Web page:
Ditto for the debate around connected home vs. smart home vs. intelligent home. Or the distinction between driverless, self-driving and autonomous. Each evolution is designed to elevate the conversation and differentiate the brand.

But not all of these alternatives can enter the vernacular of the mainstream consumer. Will they really differentiate the brands that are pushing them? Or will they serve only to confuse consumers who are scrambling to get a grasp on what each of them really means?

There’s no one way to win.
As many brands illustrated at CES, you don’t necessarily need a glossy presentation or giant booth to garner attention. As in previous years, brands of all sizes found ways to make their presence felt – with or without a booth on the show floor.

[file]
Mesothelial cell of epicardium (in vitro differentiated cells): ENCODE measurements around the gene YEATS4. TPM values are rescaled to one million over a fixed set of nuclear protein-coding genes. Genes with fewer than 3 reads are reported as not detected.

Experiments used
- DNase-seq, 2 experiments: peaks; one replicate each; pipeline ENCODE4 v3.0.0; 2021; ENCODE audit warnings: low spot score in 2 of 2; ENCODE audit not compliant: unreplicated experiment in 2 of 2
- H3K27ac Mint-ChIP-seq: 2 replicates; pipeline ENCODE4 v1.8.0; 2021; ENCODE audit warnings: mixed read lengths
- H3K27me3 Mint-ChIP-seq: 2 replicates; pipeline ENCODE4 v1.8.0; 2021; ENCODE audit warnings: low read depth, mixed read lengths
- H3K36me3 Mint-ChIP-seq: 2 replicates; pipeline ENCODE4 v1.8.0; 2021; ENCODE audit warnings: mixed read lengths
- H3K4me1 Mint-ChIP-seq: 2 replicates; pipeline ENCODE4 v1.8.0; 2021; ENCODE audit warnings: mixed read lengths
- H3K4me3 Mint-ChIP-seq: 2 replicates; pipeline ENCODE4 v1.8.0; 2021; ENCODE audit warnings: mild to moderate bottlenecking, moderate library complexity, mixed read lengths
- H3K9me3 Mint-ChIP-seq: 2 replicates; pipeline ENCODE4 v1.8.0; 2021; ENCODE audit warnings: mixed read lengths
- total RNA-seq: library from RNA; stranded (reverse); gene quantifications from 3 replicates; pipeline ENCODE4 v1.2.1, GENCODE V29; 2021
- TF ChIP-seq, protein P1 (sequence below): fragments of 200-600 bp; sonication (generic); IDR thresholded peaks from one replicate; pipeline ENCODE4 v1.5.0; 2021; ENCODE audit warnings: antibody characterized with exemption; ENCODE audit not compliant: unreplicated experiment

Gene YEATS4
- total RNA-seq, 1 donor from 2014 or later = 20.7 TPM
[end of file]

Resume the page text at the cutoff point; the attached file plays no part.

Beyond the expected frenzy of traditional media relations outreach, some used CES as a recruitment or internal communications platform; others focused on hallway conversations, offering thoughtful insights or product displays just to those influencers that mattered to them. While others found value in the growing number of side events and conferences that break up the breadth of CES content into a series of more focused conversations.

Each product, brand and company lifecycle is different, as is each target audience. By planning far ahead and questioning some of the accepted norms of tradeshow attendance, brands can carve out a unique strategy that works for them.

Getting real.
Creating an inspiring presence at CES has always been equal parts technology leadership and future vision. The industry wants to be wowed, to be shown not just what will be possible tomorrow, but what technology will be able to do five, 10 or 50 years from now. In part, it’s about selling a dream.

But one trend we noticed this year is that those dreams are perhaps more rooted in reality than in years past. We can all picture a fully autonomous transportation system, a smart city, or a home that predicts your every need. At the same time, we want to know what we’ll be able to buy in the next 6-12 months.